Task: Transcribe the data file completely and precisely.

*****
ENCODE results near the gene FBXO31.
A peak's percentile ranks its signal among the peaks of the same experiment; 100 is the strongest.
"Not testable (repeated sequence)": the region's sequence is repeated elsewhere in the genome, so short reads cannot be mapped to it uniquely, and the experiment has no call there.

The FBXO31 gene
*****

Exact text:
ENCODE results near the gene FBXO31.
A peak's percentile ranks its signal among the peaks of the same experiment; 100 is the strongest.
"Not testable (repeated sequence)": the region's sequence is repeated elsewhere in the genome, so short reads cannot be mapped to it uniquely, and the experiment has no call there.

The FBXO31 gene